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UM Ethics Team Shines in National Championship

March 11, 2009
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   Ethics Debate Team
UM Ethics Debate Team (l to r) Alaina Brandhurst,
Josh Kornfield, Haley Kornfield, Robert Levine, and
Rachael Goldberg

A team of University of Miami students, including a School of Business sophomore, advanced to the final four at the 15th annual National Intercollegiate Ethics Bowl on March 5, ultimately finishing third among 32 teams at the competition.  Over 125 schools nationwide participated in 10 regional ethics bowls; finalists from each were invited to compete in the national event.

The team of five UM students met Indiana University in the semi-final round, and lost by just two points with two of the three judges giving both teams a tie score.

Indiana bested Clemson in the final round by a decisive margin in the competition, which took place in Cincinnati, Ohio.  

“We earned a trophy and the respect of the crowd; we are very proud of these five talented students and their dedication to our Ethics Debate programs,” said Anita Cava, associate professor of business law, director of Business Ethics Program, and co-director of UM Ethics Programs, who coached the team and accompanied them to the event.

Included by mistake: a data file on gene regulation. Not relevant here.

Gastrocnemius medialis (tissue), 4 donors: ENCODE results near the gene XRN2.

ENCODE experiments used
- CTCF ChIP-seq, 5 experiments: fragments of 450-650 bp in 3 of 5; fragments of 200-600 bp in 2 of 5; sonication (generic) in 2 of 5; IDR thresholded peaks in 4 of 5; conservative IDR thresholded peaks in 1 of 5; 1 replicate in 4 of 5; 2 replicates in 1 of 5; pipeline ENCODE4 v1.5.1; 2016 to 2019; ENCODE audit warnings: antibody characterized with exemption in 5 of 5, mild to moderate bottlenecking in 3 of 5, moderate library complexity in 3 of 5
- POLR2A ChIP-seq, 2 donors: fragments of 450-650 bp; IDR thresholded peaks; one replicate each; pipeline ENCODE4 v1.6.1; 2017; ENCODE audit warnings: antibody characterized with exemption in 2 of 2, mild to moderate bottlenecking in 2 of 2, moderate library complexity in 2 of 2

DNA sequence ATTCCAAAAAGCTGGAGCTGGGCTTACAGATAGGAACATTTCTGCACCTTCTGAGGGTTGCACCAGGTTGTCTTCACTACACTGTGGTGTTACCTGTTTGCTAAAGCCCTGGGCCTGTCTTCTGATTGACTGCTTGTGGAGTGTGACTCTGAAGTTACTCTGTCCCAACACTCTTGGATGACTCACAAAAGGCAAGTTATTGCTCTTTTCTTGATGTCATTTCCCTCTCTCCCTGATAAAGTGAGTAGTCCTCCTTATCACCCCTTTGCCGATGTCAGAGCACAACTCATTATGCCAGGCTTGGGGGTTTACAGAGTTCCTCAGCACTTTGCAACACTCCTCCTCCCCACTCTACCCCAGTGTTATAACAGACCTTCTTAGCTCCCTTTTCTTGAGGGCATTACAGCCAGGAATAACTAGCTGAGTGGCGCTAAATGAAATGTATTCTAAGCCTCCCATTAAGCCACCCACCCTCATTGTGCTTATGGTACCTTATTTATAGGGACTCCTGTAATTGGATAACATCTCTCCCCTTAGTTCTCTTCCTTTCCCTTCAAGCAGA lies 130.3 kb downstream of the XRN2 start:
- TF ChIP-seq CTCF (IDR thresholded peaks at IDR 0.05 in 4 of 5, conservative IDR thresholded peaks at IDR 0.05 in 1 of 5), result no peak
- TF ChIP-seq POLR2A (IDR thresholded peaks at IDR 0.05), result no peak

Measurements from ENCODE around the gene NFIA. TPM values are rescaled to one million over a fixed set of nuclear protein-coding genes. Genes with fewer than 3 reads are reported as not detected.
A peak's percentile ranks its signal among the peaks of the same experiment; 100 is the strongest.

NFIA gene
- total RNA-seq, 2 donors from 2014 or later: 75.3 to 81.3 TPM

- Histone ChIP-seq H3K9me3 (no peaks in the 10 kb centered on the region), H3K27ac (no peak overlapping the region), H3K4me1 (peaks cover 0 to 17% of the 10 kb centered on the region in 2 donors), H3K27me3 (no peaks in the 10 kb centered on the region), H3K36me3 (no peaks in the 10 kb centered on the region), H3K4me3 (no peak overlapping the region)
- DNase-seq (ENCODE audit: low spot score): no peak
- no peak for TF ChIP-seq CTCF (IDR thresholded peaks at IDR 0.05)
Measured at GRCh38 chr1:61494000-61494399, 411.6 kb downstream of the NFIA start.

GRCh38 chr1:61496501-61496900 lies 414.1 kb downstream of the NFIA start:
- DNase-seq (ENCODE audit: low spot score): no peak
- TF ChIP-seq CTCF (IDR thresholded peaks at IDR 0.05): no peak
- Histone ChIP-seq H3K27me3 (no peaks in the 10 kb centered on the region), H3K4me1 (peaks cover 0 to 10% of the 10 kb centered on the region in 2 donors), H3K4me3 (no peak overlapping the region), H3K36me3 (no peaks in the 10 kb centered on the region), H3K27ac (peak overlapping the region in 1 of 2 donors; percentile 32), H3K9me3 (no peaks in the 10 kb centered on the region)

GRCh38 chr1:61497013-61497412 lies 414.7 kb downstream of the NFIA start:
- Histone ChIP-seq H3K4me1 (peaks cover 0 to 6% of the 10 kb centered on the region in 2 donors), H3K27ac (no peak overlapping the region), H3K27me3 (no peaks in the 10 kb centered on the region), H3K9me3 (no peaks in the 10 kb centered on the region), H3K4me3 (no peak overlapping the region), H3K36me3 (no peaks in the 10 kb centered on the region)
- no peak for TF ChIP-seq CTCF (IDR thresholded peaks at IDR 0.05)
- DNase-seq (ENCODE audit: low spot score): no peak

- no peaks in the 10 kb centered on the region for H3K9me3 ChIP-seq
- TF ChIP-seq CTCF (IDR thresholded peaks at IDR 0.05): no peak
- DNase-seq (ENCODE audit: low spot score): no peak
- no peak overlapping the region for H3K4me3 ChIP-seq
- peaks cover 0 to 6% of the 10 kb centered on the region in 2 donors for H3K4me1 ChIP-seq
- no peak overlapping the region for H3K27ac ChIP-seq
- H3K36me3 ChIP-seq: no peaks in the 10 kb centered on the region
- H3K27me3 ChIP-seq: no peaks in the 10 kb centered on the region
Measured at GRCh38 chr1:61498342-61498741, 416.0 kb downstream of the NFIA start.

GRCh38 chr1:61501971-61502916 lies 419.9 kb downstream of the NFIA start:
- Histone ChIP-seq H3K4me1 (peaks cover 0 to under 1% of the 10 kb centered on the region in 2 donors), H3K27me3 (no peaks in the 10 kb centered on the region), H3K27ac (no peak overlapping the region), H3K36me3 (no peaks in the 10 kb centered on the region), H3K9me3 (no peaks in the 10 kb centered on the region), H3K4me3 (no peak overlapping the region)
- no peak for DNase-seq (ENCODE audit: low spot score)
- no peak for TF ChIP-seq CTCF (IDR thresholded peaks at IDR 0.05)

The UM team consists of Robert Levine, a sophomore and triple major in accounting,  economics and finance; Alaina Brandhurst, a senior in industrial engineering; Rachael Goldberg, a sophomore in political science and psychology; Haley Kornfield, a sophomore in political science; and Joshua Kornfield, an undeclared freshman. The National Ethics Bowl is sponsored by the Association for Practical and Professional Ethics (APPE) and held in conjunction with its annual meeting.  Students research cases involving current public policy issues and apply ethical principles to suggest outcomes; this year’s problems included whether the military should use “killer robot” technology, privacy issues associated with Google Health, , immigration reform, and “shock marketing.”  

Each team receives a set of 15 ethical issues in advance of the competition, and questions posed to teams at the competition are taken from that set. In each round of competition, two teams face off, responding, in turn, to a case-specific question. The other team offers a critique to which the presenting team responds. This response is followed by questioning by a three-judge panel. The roles of the teams are reversed for the second half of the round, which deals with a different case. A panel of judges evaluates answers using criteria including intelligibility, focus on ethically relevant considerations, avoidance of ethical irrelevance, and deliberative thoughtfulness.

The University of Miami team qualified for the National competition by placing third last November in the Mid-Atlantic Regional Ethics Bowl in Chapel Hill, N.C.

At the national competition, the UM team was assisted by Ryan Kairalla, a 2008 graduate of the School of Business and a member of the UM team that won the national title at the 2007 National Intercollegiate Ethics Bowl. He was at the APPE Conference to present his Summa Honors Thesis, Competitive Ethical Argument and Moral Growth.

Cava is co-director of UM Ethics Programs with Ken Goodman, who is also director of the University’s Bioethics Program.

For more information about the Ethics Debate at the School of Business, or the other ethics initiatives at the University of Miami, visit www.miami.edu/ethics or contact Anita Cava at 305-284-5084.

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